On the other hand, there are stories about those who could not forgive and as a result their life became bound by some past experience… a life that looked stuck in the past. Worse than a life stuck in the past though is a life overtaken and dominated by stress, and that is exactly what happens to those who don’t forgive. Did you know that scientists have shown that the inability to forgive causes our bodies to release all of the chemicals associated with the response to stress? In other words, when we don’t forgive, when we retain the harmful things done, we live in a constant state of stress, and I have never met anyone who would intentionally choose to live that way… but even knowing this doesn’t make forgiving any easier I suspect.
I have to believe the disciples were full of stress when Jesus came to them behind those locked doors. Don’t you?
Do you wonder now if this is what Jesus saw when he appeared before his disciples? People so fearful, people so full of stress about what others had done to someone they loved, that he knew their inability to forgive would haunt them the rest of their days. Maybe the entire concept was foreign to them, after all they had mostly lived oppressed lives and were mostly subject to the rule of someone else who never really appeared to care about their wellbeing. Surely the very concept of forgiveness in those circumstances was unknown.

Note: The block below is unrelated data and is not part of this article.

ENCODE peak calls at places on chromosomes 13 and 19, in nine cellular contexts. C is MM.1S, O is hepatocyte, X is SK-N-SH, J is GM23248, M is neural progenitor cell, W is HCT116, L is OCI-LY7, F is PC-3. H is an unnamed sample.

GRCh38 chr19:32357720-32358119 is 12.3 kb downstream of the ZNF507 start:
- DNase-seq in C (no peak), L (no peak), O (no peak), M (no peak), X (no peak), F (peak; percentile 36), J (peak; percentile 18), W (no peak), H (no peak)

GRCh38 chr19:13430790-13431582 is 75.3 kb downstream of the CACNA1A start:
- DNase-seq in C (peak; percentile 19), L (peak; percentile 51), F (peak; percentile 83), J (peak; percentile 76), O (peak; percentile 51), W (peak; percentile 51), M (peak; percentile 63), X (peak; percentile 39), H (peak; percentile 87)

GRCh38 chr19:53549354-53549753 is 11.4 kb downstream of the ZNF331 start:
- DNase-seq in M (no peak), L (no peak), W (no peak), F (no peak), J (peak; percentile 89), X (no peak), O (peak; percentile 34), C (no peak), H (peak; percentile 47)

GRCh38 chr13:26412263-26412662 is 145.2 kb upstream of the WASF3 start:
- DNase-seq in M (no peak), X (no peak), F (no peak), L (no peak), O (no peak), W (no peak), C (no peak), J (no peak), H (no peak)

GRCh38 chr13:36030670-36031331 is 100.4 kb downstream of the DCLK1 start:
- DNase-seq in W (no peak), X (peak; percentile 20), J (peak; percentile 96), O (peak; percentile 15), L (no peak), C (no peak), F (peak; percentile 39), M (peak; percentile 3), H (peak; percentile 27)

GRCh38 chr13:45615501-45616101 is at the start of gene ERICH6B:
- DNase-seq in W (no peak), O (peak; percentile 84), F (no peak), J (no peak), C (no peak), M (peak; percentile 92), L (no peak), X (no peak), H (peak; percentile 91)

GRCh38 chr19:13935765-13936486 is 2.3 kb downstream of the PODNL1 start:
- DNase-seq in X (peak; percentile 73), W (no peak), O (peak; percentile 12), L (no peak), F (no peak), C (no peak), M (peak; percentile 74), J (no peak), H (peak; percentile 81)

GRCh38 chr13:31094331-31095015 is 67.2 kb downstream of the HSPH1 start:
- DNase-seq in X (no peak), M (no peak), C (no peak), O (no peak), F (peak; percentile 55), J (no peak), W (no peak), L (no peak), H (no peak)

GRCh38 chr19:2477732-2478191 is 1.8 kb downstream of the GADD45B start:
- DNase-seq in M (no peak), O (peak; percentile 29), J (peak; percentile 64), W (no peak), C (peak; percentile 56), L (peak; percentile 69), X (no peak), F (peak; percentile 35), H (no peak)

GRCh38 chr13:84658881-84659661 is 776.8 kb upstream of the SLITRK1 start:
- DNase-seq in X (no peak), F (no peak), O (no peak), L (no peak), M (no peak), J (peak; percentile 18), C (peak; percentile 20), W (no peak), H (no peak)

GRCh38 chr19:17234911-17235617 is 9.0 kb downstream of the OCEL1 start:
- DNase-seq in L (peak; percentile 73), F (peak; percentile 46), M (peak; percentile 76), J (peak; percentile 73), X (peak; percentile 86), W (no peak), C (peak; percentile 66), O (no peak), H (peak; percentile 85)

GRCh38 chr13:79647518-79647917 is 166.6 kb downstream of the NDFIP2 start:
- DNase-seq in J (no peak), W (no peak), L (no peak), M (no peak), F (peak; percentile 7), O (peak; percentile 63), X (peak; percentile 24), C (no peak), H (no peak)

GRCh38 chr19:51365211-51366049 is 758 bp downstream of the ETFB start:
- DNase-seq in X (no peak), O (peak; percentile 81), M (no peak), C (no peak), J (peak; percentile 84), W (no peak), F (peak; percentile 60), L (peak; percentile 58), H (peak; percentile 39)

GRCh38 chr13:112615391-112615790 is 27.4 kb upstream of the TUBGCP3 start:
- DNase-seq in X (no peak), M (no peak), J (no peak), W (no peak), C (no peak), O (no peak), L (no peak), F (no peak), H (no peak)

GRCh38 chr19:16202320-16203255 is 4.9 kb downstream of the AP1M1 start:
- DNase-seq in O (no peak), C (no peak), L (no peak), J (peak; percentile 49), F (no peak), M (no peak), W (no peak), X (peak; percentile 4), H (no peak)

Now here they were… a fearful group, most likely a stressed out group, meeting together, behind locked doors for reasons we can only speculate about because the text doesn’t actually tell us, when Jesus appears greeting them is a most interesting way. At first he says, Peace be with you, then as though knowing what was needed he shows his wounds then says again Peace be with you again. Powerful imagery, isn’t it?
The imagery doesn’t stop there though because with his next sentence, Jesus breathes on them and calls on them to “RECEIVE THE HOLY SPIRIT!”
Recently we have been talking a good bit about the Holy Spirit. We’ve been asking hard questions like:
What does it mean to be led by the Holy Spirit? and
What are people really saying when they claim to be led by the Holy Spirit? We have been searching for concrete examples instead of typical Sunday School programed type answers.